ComplexinII (CpxII) and SynaptotagminI (SytI) have been implicated in regulating the function of SNARE proteins in exocytosis, but their precise mode of action and potential interplay have remained unknown. In this paper, we show that CpxII increases Ca2+-triggered vesicle exocytosis and accelerates its secretory rates, providing two independent, but synergistic, functions to enhance synchronous secretion. Specifically, we demonstrate that the C-terminal domain of CpxII increases the pool of primed vesicles by hindering premature exocytosis at submicromolar Ca2+ concentrations, whereas the N-terminal domain shortens the secretory delay and accelerates the kinetics of Ca2+-triggered exocytosis by increasing the Ca2+ affinity of synchronous secretion. With its C terminus, CpxII attenuates fluctuations of the early fusion pore and slows its expansion but is functionally antagonized by SytI, enabling rapid transmitter discharge from single vesicles. Thus, our results illustrate how key features of CpxII, SytI, and their interplay transform the constitutively active SNARE-mediated fusion mechanism into a highly synchronized, Ca2+-triggered release apparatus.

Temporal precision and speed are crucial determinants of Ca2+-regulated neurotransmitter release. To meet this task, secretory cells establish a pool of primed vesicles, which are ready to fuse in response to the triggering Ca2+ stimulus. Membrane-bridging interactions of neuronal SNARE proteins, i.e., the vesicular synaptobrevinII (SybII) and the two plasma membrane proteins SyntaxinI and SNAP-25, provide the molecular force, which drives vesicles into membrane merger (Weber et al., 1998; Nickel et al., 1999; Sørensen et al., 2006; Kesavan et al., 2007). Because SNARE proteins can assemble spontaneously, fast Ca2+-triggered fusion requires regulating proteins, such as complexin (Cpx; McMahon et al., 1995; Chen et al., 2002), which potentially prevents premature completion of SNARE zippering (Giraudo et al., 2006), and SytI (Geppert et al., 1994), which is generally held to be the Ca2+ sensor of the release machinery (Chapman, 2008).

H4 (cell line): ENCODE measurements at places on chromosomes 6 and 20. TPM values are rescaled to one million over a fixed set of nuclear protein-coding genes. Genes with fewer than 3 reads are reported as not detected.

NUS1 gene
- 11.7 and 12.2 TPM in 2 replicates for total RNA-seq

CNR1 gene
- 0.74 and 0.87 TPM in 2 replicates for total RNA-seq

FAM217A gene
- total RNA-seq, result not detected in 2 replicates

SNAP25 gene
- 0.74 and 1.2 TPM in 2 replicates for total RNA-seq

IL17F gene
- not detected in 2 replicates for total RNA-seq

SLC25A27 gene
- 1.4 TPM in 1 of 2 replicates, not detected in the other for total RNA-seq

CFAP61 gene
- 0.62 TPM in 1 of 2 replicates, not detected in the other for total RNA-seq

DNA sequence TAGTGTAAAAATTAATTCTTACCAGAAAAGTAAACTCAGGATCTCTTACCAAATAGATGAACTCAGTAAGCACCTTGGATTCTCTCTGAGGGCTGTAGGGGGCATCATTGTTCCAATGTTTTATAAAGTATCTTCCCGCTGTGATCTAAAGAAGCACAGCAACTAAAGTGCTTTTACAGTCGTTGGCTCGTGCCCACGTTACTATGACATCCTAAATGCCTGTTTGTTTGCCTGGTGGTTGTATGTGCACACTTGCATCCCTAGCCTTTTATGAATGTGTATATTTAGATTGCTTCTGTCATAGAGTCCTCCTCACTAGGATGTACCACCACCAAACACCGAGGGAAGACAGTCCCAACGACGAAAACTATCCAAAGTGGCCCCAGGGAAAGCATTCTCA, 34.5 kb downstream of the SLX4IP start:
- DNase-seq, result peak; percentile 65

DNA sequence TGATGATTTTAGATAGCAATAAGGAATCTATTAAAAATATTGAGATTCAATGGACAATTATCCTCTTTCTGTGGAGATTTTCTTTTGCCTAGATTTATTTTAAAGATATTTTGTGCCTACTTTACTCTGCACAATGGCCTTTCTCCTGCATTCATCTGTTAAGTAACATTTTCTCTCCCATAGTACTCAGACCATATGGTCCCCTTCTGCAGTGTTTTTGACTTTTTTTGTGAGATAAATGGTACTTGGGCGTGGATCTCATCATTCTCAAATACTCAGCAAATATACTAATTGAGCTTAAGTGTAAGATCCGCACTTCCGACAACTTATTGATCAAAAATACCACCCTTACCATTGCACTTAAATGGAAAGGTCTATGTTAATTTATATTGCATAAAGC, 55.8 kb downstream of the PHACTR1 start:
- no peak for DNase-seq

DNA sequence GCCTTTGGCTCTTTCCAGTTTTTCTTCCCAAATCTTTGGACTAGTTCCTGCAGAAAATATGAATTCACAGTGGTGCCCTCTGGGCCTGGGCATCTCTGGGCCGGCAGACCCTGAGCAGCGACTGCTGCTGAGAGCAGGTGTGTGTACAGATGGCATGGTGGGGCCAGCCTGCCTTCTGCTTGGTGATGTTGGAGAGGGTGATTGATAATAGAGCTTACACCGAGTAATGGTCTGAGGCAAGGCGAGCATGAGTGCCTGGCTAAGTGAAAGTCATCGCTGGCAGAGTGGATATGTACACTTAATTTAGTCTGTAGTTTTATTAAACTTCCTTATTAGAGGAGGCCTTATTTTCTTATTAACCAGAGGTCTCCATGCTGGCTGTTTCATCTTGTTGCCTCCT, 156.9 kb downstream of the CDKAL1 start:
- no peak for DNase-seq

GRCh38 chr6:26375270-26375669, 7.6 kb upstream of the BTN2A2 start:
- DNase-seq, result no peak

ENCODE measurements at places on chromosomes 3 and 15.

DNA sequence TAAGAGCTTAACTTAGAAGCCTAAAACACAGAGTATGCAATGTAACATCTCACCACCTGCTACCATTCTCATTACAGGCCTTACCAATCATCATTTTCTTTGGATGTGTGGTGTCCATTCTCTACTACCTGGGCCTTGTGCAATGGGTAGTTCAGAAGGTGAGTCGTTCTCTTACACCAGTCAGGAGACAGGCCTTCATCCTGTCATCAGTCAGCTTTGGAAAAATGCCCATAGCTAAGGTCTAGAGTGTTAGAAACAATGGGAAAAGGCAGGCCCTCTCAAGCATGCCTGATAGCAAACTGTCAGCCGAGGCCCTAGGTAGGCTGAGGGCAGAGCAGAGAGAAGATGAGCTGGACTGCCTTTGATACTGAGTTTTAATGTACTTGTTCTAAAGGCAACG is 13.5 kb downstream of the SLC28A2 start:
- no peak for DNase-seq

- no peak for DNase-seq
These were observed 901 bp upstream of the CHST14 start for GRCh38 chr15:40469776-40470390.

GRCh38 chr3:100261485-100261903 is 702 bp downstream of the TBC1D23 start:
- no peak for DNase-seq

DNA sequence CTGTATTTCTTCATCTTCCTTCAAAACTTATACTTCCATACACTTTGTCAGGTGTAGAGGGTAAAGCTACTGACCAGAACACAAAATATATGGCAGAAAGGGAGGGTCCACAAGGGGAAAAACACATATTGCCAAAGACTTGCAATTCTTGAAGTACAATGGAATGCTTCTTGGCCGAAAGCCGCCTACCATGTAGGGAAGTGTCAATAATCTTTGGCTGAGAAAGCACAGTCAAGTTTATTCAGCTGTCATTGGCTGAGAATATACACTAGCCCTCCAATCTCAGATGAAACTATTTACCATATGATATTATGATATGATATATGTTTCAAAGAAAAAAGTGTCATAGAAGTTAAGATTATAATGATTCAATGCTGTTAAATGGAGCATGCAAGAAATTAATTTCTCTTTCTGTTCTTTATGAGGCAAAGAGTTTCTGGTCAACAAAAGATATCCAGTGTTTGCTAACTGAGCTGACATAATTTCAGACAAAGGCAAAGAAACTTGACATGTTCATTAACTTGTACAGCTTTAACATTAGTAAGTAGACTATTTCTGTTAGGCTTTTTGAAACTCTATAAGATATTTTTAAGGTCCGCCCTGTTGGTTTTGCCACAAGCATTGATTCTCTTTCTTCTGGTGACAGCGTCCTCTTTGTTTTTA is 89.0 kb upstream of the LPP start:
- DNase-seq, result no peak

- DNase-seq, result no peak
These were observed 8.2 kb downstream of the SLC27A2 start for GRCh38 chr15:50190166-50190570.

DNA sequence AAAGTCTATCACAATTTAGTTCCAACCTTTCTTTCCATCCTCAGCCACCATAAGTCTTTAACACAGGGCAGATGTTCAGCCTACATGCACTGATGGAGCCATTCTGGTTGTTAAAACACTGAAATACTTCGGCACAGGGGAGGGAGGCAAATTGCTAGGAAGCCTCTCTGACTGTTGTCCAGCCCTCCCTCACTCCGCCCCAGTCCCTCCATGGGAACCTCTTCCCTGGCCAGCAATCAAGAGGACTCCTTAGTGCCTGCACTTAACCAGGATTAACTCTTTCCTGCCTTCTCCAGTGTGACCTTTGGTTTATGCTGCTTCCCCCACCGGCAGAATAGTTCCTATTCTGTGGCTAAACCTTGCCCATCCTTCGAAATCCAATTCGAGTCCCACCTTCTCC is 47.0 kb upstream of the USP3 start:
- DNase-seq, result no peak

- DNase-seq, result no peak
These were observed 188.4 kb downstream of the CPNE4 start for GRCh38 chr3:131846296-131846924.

Cpx is a small cytosolic α-helical protein that binds to assembled SNARE complexes with high affinity and has multiple domains with controversially discussed functions (Brose, 2008). The N terminus of Cpx exhibits a stimulatory effect on evoked release in murine neurons (Xue et al., 2007; Maximov et al., 2009) but has no effect at the neuromuscular junction (NMJ) of Caenorhabditis elegans (Hobson et al., 2011; Martin et al., 2011). The accessory α helix, instead, exerts an inhibitory action in in vivo studies (Xue et al., 2007; Maximov et al., 2009; Yang et al., 2010), which may arise from interfering with the SybII binding to the Syntaxin–SNAP-25 heterodimer, a scenario that could prevent zippering of partially assembled SNARE complexes before the Ca2+ trigger (Giraudo et al., 2009; Krishnakumar et al., 2011; Kümmel et al., 2011). The central α helix of Cpx binds to the groove between the helices of SyntaxinI and SybII within the SNARE complex (Bracher et al., 2002; Chen et al., 2002), whereas the C-terminal region of Cpx comprising almost half of the protein binds to synaptotagmin (Syt; Tokumaru et al., 2008) or to phospholipids (Malsam et al., 2009; Seiler et al., 2009) and has been suggested either to be functionally inert (Xue et al., 2007) or to clamp spontaneous fusion (Cho et al., 2010; Martin et al., 2011; Kaeser-Woo et al., 2012). In particular, knockout (ko) and knockdown perturbations of Cpx in mice elicited controversies about its role in exocytosis. Genetic ablation of all Cpx isoforms expressed in the brain reduces both spontaneous and triggered release in hippocampal neurons and lowers the Ca2+ affinity of evoked secretion (Xue et al., 2007, 2010). In contrast, knockdown of Cpx by RNA interference in mass-cultured cortical neurons increases spontaneous and decreases evoked release, which exhibits a higher calcium affinity of secretion (Maximov et al., 2009; Yang et al., 2010; Cao et al., 2013). Although loss of evoked vesicle exocytosis is a common feature of Cpx mutants in all organisms studied (Reim et al., 2001; Giraudo et al., 2006, 2008; Schaub et al., 2006; Tang et al., 2006; Huntwork and Littleton, 2007; Xue et al., 2007, 2009, 2010; Cai et al., 2008; Yoon et al., 2008; Jorquera et al., 2012; Lin et al., 2013), the molecular mechanisms underlying facilitation as well as inhibition of release by Cpx remained controversial. Even more unclear is when and how the putative fusion clamp by Cpx is released in the process of Ca2+-triggered exocytosis.